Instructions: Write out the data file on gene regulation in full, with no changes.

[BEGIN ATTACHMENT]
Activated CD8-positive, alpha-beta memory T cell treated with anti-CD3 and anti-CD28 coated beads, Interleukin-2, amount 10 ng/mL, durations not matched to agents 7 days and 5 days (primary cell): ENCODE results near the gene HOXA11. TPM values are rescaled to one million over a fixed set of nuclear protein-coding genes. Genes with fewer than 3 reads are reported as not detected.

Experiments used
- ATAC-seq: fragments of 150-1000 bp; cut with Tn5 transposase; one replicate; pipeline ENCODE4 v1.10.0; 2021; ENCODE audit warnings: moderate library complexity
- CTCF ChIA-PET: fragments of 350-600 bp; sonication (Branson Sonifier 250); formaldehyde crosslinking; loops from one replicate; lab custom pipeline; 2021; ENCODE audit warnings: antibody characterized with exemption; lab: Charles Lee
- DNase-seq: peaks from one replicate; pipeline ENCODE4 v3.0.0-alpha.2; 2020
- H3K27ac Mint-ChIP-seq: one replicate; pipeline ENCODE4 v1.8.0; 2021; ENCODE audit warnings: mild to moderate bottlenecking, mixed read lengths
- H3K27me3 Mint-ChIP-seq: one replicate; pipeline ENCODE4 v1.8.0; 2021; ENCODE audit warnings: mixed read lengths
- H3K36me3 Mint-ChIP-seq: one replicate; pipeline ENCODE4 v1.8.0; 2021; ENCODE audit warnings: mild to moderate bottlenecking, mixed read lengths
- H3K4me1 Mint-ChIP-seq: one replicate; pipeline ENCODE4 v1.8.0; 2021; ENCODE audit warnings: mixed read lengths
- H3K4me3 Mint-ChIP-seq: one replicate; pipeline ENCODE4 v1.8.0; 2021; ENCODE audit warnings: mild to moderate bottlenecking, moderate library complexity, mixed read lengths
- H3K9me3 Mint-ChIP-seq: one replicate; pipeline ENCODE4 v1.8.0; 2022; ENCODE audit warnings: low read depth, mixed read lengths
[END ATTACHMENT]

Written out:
Activated CD8-positive, alpha-beta memory T cell treated with anti-CD3 and anti-CD28 coated beads, Interleukin-2, amount 10 ng/mL, durations not matched to agents 7 days and 5 days (primary cell): ENCODE results near the gene HOXA11. TPM values are rescaled to one million over a fixed set of nuclear protein-coding genes. Genes with fewer than 3 reads are reported as not detected.

Experiments used
- ATAC-seq: fragments of 150-1000 bp; cut with Tn5 transposase; one replicate; pipeline ENCODE4 v1.10.0; 2021; ENCODE audit warnings: moderate library complexity
- CTCF ChIA-PET: fragments of 350-600 bp; sonication (Branson Sonifier 250); formaldehyde crosslinking; loops from one replicate; lab custom pipeline; 2021; ENCODE audit warnings: antibody characterized with exemption; lab: Charles Lee
- DNase-seq: peaks from one replicate; pipeline ENCODE4 v3.0.0-alpha.2; 2020
- H3K27ac Mint-ChIP-seq: one replicate; pipeline ENCODE4 v1.8.0; 2021; ENCODE audit warnings: mild to moderate bottlenecking, mixed read lengths
- H3K27me3 Mint-ChIP-seq: one replicate; pipeline ENCODE4 v1.8.0; 2021; ENCODE audit warnings: mixed read lengths
- H3K36me3 Mint-ChIP-seq: one replicate; pipeline ENCODE4 v1.8.0; 2021; ENCODE audit warnings: mild to moderate bottlenecking, mixed read lengths
- H3K4me1 Mint-ChIP-seq: one replicate; pipeline ENCODE4 v1.8.0; 2021; ENCODE audit warnings: mixed read lengths
- H3K4me3 Mint-ChIP-seq: one replicate; pipeline ENCODE4 v1.8.0; 2021; ENCODE audit warnings: mild to moderate bottlenecking, moderate library complexity, mixed read lengths
- H3K9me3 Mint-ChIP-seq: one replicate; pipeline ENCODE4 v1.8.0; 2022; ENCODE audit warnings: low read depth, mixed read lengths